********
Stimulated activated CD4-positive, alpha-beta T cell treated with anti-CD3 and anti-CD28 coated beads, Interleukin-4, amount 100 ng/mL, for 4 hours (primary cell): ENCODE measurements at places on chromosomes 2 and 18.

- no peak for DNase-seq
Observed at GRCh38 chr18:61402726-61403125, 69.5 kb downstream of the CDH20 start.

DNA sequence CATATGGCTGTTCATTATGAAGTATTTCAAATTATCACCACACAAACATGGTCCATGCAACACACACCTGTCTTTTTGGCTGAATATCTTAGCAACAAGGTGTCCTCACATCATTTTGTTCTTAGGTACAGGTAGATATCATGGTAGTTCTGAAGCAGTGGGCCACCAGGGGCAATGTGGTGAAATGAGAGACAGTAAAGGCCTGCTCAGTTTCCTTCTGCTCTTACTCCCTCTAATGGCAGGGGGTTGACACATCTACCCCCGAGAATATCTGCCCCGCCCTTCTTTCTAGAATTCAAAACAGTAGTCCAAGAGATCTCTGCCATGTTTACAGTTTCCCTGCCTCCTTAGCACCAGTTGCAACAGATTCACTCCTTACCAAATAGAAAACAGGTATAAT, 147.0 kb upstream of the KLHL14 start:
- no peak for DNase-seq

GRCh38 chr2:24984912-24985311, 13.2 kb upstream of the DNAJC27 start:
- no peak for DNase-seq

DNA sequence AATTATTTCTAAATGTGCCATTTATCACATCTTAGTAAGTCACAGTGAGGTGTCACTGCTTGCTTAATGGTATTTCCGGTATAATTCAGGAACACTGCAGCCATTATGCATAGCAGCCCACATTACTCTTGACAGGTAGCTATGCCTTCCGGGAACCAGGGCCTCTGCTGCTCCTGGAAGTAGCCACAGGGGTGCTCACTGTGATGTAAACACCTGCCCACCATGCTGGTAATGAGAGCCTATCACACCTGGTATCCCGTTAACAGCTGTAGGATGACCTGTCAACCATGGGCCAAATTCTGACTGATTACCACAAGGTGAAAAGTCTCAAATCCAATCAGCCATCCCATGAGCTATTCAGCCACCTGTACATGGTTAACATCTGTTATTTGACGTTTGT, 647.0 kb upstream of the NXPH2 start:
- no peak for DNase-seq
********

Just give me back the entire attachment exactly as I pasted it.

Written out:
Stimulated activated CD4-positive, alpha-beta T cell treated with anti-CD3 and anti-CD28 coated beads, Interleukin-4, amount 100 ng/mL, for 4 hours (primary cell): ENCODE measurements at places on chromosomes 2 and 18.

- no peak for DNase-seq
Observed at GRCh38 chr18:61402726-61403125, 69.5 kb downstream of the CDH20 start.

DNA sequence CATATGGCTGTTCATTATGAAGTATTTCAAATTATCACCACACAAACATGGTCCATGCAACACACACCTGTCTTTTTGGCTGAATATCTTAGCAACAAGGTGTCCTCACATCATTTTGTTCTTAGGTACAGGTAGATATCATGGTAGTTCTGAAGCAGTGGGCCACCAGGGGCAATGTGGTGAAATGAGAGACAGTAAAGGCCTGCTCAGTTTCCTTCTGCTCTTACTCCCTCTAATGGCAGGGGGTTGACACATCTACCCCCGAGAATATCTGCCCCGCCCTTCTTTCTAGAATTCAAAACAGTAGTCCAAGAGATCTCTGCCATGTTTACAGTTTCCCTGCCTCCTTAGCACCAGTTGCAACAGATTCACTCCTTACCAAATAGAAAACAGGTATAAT, 147.0 kb upstream of the KLHL14 start:
- no peak for DNase-seq

GRCh38 chr2:24984912-24985311, 13.2 kb upstream of the DNAJC27 start:
- no peak for DNase-seq

DNA sequence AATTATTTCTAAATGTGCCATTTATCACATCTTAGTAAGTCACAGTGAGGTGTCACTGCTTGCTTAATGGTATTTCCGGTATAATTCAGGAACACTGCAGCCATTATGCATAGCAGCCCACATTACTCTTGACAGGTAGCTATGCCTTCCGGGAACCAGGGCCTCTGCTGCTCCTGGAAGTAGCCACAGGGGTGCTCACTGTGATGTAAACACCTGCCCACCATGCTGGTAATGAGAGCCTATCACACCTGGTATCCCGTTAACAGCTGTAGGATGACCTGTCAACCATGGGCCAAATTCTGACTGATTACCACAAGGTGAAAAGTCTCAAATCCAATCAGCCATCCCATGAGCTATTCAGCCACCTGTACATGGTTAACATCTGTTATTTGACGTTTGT, 647.0 kb upstream of the NXPH2 start:
- no peak for DNase-seq